The president-elect of the United States has a unique opportunity to make America great again. But will he take it? Meanwhile Russia’s president is chucking up points hoping of making Russia a global leader.
After what some call a fake political coup attempt, Vladimir Putin befriends NATO’s critically important Turkey. He assists Syria’s dictator to yet another bloodbath: the total killings amount to half-million people. In Ukraine, he takes 10,000 lives and displaces 1.4 million. For such efforts he is awarded the first-ever global peace prize from a once oil-rich country descended into utter misery by Communist leaders modeling themselves on Russia’s dictators. A sick joke by Venezuala? No, support for Putin’s new world order.
To that end he’s funding far-right parties in the European Union. They reciprocate by lobbying to eliminate anti-Russian sanctions, pressure Ukraine to cave to his aggression, and spread his hateful propaganda. A lack of comparable pushback from law-abiding states encourages him to press on claiming the 21st century belongs to Russia.
According to the recently published report “The Kremlin Playbook” authored by a joint Washington and Bulgaria-based Center for the Study of Democracy, Putin’s sight is set on controlling key former Soviet satellite states including Hungary, Slovakia, Serbia and Lithuania.
If the former KGB operative has a playbook for lesser states what might one contain for a prize like the United States?
Enter Donald Trump.
His failure to condemn Putin’s aggression and criminality is unique to the democratic world. Unless that changes, the president-elect may be dangerous to democracy at home and abroad. The former was highlighted by a threat to imprison his rival, unsubstantiated accusations of “rigged” votes, and a cocky attitude to a fundamental constitutional principle; the peaceful transition of power.
His global worldview unsettles. He considers NATO obsolete, pooh-poohs nation-building in nascent democracies, and offers isolationism as America’s overarching foreign policy: it’s disturbingly Putninesque. Small wonder his election was met by spontaneous applause in Russia’s Duma while Putin was among the first to congratulate. More. Mr. Trump had staffers meet with Russia’s embassy officials before the elections while the agenda for a possible upcoming meeting seem to follow Putin’s agenda. There is no mention of the war in Ukraine. (http://www.nytimes.com/2016/11/10/world/europe/russia-putin-donald-trump.html)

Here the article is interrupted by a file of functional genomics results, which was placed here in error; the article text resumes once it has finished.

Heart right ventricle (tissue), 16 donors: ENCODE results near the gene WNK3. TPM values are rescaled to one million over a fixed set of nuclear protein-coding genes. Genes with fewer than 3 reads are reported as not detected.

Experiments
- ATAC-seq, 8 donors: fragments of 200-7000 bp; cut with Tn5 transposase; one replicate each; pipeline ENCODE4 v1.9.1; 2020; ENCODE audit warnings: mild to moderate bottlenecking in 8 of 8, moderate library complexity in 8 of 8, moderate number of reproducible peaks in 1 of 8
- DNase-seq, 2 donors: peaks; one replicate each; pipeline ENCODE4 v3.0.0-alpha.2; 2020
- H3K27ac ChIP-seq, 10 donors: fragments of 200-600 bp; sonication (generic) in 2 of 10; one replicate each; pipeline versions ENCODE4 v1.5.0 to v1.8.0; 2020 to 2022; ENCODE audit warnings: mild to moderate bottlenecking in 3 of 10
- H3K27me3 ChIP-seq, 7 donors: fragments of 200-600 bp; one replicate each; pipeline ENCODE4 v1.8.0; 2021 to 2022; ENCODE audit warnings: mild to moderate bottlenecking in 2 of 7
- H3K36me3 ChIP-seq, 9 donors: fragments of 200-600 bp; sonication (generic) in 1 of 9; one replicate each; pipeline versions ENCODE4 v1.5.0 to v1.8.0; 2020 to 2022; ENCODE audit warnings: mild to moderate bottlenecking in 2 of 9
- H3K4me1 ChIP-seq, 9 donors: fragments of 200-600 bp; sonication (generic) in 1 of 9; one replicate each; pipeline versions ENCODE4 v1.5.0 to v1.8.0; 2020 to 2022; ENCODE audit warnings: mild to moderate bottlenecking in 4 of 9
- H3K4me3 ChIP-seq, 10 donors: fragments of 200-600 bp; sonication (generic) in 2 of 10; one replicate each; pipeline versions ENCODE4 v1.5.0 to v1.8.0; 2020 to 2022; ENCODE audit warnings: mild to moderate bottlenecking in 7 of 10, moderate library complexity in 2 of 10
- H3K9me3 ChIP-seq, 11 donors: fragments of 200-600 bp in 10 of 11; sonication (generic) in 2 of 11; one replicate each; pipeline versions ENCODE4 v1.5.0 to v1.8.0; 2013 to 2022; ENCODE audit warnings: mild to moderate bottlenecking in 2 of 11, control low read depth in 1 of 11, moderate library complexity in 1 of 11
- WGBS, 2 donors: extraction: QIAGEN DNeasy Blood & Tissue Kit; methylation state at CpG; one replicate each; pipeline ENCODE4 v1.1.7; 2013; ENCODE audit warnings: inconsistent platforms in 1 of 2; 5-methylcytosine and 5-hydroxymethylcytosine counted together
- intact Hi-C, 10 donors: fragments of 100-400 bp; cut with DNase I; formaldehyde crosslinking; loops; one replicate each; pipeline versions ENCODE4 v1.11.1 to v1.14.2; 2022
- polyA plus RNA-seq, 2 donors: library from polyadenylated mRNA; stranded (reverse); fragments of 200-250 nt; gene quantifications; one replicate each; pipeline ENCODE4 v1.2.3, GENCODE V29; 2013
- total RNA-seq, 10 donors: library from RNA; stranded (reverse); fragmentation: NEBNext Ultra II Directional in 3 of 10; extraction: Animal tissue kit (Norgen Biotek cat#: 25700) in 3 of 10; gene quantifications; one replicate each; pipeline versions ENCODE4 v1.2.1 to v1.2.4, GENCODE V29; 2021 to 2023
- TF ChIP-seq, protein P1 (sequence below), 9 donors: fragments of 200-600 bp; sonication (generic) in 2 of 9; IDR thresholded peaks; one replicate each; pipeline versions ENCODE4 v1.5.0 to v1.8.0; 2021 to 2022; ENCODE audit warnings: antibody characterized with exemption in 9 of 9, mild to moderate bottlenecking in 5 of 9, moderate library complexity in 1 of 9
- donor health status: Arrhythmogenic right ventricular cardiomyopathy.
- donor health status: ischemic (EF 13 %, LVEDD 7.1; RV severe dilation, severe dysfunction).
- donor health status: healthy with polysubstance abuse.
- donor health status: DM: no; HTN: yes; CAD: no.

Do we have the makings of a puppet as per Hillary Clinton’s accusation?
Meanwhile, years of infiltrating American institutions, supported by anti-American comments from “useful idiots” -- Russia is like us, its exceptionalism deserves accommodation, it’s criminal aggression pardoned because it was once a great state, its questionably acquired billions help economies -- are paying off. Some 40% of Americans consider Russia a friend. That’s high tolerance for a country that proclaims America to be its “number one enemy”.
Despite all this America, the global leader of the democratic world, has a worldview diametrically opposed to Putin’s. What is certain is that both views cannot co-exist for long.
The big question is this: Is America’s next president man enough to stand up to Putin? Does he consider the annexing of Crimea and waging war in Ukraine an invasion of sovereignty or not? Are punitive sanctions against a bully the right thing to do or not? Is the bombing of Donbas and Aleppo during cease-fire a war crime? Is the bombing of Malaysian Airlines flight MH17 an act of terror; killing opposition leaders murder?
Undoubtedly Putin will keep working to bring America’s views on these matters -- all foreign policy -- closer to his worldview. Here, having a pro-Russia president of the United States is a dream come true. But Americans must not allow this. They must insist that caving to Russia will diminish America rather than make it great again.
To this end he must not eliminate sanctions against Russia. Nor hobble NATO by falling for Putin’s ploy favouring some other military alliance that includes Russia. He must not allow America to be trapped -- as in Syria -- by Russia’s pitch for a common fight against ISIS: It’s a clever tactic, a diversion from its own criminality -- terror and propaganda lies -- and more dangerous and far-reaching, by far, than ISIS.
To help him stand firm, Trump needs a moral compass. He can find it in his Republican Party’s underpinnings; strong US defence and foreign policy. Historically, this vision has guaranteed America its global leadership. The good news is that strong believers both in the Congress and Senate can help make this happen.
There is no doubt that today’s global unrest needs resolution. Great challenges create great leaders and thereby great nations. Mr. Trump promised to make America great again. He can do so by standing up to Putin. Caving to him means the opposite: making Russia great at America’s expense.
Oksana Bashuk Hepburn, formerly president of an international consulting firm and senior policy adviser for the government of Canada, is a founding member of the Canadian Group for Democracy in Ukraine.